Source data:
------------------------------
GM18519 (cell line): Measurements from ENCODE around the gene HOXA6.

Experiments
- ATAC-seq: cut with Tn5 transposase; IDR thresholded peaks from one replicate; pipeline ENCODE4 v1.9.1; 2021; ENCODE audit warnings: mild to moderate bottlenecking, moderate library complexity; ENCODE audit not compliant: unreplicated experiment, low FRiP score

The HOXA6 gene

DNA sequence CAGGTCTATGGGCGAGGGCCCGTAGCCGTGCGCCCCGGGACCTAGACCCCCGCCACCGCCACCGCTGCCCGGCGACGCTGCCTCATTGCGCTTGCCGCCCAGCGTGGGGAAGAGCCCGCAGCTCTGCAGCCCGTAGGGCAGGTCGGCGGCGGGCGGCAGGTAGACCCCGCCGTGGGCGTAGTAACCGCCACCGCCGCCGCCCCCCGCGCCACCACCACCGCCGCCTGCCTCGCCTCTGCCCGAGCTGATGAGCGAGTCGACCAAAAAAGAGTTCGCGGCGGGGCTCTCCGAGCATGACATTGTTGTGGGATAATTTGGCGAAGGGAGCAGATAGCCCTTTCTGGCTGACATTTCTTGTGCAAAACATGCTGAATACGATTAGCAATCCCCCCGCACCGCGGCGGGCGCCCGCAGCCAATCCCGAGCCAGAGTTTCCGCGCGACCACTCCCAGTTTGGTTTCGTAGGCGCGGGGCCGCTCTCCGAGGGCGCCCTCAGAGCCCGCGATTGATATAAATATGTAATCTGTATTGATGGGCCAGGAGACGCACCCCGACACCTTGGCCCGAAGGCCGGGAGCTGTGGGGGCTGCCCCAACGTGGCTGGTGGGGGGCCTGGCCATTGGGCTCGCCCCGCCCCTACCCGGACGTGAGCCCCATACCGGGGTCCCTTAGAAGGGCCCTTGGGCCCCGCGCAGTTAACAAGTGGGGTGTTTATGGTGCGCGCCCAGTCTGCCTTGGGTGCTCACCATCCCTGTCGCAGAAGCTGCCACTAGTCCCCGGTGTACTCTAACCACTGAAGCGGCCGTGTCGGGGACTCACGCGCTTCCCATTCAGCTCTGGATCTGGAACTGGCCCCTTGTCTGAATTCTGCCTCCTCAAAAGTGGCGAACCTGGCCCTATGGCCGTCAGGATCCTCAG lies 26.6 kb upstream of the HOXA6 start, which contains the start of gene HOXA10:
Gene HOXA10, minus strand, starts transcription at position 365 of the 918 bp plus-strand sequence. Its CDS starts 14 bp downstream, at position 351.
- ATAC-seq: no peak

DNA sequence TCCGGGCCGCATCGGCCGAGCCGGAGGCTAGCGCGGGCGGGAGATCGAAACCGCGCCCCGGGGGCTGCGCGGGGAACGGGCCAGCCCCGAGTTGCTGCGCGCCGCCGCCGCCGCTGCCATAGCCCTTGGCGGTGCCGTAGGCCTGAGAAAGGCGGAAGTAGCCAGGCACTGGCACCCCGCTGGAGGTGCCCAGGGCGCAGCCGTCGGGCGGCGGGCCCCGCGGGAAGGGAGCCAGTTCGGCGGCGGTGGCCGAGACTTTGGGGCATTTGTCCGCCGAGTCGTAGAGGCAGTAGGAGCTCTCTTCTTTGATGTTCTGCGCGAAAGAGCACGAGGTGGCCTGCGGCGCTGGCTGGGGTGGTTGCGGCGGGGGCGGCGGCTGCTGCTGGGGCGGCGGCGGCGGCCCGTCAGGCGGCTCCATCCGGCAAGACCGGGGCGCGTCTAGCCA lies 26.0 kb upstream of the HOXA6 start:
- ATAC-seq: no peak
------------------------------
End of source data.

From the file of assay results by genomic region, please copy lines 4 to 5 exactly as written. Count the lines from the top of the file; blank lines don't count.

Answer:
The HOXA6 gene

DNA sequence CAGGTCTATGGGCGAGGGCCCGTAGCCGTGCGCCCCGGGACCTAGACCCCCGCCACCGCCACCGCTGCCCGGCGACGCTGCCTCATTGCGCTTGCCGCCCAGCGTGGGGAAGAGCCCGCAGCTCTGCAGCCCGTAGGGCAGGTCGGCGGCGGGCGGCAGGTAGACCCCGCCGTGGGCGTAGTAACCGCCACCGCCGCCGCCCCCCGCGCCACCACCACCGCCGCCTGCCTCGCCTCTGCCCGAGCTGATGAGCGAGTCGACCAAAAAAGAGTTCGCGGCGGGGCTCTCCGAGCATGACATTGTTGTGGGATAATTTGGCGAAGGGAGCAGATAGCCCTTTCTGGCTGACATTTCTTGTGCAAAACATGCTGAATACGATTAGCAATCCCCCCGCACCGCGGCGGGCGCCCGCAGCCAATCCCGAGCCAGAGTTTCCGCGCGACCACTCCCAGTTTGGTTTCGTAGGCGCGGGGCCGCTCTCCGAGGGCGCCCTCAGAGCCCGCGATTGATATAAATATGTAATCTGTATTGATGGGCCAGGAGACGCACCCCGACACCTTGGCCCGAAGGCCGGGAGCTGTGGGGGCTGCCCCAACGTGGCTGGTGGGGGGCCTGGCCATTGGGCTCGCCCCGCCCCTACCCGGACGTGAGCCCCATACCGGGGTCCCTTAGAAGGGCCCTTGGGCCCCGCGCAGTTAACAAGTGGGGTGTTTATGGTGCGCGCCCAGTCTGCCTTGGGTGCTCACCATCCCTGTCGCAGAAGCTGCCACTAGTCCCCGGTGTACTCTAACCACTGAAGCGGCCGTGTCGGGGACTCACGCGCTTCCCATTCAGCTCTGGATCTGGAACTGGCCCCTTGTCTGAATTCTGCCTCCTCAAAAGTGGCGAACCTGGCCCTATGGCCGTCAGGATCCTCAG lies 26.6 kb upstream of the HOXA6 start, which contains the start of gene HOXA10: